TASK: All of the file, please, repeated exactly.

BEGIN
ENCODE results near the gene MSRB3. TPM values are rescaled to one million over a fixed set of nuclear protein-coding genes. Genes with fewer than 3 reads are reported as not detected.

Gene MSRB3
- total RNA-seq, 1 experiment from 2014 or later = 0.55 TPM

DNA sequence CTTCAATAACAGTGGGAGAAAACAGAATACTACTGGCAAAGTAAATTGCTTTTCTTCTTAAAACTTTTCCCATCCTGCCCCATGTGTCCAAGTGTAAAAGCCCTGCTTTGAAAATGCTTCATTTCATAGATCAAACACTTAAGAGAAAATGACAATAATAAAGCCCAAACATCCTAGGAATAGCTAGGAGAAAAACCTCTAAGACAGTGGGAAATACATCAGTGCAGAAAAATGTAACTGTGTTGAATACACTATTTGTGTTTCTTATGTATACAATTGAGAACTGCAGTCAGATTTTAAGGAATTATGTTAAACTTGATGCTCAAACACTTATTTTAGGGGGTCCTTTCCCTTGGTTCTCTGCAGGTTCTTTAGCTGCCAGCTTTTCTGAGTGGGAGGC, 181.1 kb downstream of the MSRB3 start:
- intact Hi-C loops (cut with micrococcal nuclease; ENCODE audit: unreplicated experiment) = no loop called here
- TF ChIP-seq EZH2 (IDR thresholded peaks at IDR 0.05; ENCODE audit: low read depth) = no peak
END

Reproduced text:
ENCODE results near the gene MSRB3. TPM values are rescaled to one million over a fixed set of nuclear protein-coding genes. Genes with fewer than 3 reads are reported as not detected.

Gene MSRB3
- total RNA-seq, 1 experiment from 2014 or later = 0.55 TPM

DNA sequence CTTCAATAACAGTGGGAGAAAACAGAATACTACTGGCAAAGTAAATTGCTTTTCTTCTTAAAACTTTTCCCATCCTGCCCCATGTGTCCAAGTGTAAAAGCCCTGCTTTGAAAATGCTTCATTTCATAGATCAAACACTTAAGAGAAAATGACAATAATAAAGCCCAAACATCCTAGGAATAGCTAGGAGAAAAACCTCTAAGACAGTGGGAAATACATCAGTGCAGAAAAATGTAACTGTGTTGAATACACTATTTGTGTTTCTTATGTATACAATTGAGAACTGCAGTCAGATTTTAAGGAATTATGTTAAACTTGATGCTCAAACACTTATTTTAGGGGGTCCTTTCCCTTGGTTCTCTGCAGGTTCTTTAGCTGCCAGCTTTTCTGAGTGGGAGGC, 181.1 kb downstream of the MSRB3 start:
- intact Hi-C loops (cut with micrococcal nuclease; ENCODE audit: unreplicated experiment) = no loop called here
- TF ChIP-seq EZH2 (IDR thresholded peaks at IDR 0.05; ENCODE audit: low read depth) = no peak